The purpose of this webinar was to equip public health actors to conduct a critical and nuanced ethical analysis of public health policies or population-based interventions accused or suspected of being paternalistic. This webinar was held on February 19, 2019.


Michael Keeling, Scientific Advisor, NCCHPP
Maxime Plante, Scientific Advisor, NCCHPP


In the first section, we offered an overview of paternalism (definition, examples) and we examined a few reasons why we might be attracted to, or – to the contrary – reluctant to accept, public policies that are called paternalistic. In the second, more practical, section, we offered a three-step approach to conducting a nuanced ethical analysis of population-based policies or interventions that are accused or suspected of being paternalistic.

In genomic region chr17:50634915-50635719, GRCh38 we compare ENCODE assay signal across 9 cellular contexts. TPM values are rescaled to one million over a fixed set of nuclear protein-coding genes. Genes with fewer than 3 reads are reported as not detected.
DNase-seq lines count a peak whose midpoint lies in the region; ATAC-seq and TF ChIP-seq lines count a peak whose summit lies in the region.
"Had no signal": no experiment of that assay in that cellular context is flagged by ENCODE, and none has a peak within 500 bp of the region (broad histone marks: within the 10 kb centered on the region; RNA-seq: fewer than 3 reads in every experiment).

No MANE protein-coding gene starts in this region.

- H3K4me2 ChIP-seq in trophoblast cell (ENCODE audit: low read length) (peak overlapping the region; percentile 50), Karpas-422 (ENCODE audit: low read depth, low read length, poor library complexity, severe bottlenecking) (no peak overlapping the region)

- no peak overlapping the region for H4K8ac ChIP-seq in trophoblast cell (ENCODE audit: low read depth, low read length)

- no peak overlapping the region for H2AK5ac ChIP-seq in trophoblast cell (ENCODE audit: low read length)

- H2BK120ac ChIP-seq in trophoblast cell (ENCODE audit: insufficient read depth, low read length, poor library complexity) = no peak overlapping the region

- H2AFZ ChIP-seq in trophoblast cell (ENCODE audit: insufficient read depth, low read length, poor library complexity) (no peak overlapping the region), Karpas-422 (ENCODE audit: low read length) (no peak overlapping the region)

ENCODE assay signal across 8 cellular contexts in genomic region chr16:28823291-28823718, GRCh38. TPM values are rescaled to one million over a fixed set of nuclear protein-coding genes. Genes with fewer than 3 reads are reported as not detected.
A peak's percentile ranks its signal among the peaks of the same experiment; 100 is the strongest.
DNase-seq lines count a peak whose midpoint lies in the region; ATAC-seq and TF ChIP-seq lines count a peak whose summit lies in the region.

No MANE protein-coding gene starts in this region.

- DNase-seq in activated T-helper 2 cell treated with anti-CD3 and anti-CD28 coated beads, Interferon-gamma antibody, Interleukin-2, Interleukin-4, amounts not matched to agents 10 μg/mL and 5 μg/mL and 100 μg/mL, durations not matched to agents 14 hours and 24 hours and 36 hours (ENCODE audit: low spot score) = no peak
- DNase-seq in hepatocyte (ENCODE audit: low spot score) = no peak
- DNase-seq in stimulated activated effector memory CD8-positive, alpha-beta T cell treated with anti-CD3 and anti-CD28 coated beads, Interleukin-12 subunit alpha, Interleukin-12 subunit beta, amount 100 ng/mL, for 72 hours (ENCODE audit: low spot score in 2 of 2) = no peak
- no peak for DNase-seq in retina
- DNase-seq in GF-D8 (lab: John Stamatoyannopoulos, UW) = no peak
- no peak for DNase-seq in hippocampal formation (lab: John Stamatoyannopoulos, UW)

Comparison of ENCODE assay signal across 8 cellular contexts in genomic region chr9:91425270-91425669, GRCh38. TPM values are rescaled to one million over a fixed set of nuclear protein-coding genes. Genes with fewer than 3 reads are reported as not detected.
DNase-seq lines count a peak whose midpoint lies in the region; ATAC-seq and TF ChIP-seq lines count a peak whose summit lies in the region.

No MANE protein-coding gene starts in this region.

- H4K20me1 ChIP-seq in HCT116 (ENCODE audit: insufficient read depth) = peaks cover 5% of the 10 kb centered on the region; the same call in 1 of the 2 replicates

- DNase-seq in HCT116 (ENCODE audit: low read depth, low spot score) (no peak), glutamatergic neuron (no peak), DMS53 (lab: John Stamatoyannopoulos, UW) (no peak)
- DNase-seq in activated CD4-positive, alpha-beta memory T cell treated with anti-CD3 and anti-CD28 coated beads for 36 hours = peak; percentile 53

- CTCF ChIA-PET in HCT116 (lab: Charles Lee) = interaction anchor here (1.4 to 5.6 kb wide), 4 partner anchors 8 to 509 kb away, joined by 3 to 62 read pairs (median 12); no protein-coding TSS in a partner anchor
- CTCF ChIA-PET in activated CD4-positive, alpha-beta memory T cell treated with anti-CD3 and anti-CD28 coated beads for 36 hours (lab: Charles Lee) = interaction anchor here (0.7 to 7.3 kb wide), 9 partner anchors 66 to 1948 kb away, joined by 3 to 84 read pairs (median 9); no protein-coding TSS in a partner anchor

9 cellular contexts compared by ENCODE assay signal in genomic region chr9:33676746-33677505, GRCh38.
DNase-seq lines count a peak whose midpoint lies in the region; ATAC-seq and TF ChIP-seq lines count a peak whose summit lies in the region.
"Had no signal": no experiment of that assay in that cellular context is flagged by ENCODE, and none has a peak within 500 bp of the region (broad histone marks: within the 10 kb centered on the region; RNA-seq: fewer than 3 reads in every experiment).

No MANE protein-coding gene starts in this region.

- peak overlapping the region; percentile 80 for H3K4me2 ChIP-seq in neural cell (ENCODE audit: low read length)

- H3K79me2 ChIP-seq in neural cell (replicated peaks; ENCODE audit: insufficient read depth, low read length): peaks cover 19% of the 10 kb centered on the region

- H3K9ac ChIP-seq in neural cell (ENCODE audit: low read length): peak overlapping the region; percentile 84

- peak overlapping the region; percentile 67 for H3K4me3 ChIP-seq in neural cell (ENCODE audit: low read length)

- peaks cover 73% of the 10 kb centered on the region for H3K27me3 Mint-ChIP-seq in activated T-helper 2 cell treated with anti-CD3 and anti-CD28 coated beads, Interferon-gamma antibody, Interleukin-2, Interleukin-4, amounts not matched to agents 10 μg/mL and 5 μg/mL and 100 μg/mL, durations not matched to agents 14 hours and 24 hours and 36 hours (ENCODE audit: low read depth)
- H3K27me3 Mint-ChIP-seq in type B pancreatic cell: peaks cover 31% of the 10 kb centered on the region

Learning objectives

At the end of the webinar, participants were able:

  • To understand what paternalism is and to cite examples of some healthy public policies that have been called paternalistic ;
  • To determine whether a policy is actually paternalistic ;
  • To conduct a critical and nuanced ethical analysis of paternalistic public health policies by determining what type of paternalism is in play in order to comparatively weigh it against the values that a policy promotes as well as those on which it impinges.

Associated reading

This webinar was based on the material in the NCCHPP paper: How Can We (and Why Should We) Analyze the Ethics of Paternalistic Policies in Public Health?

Webinar Recording

PPT Presentation
45 slides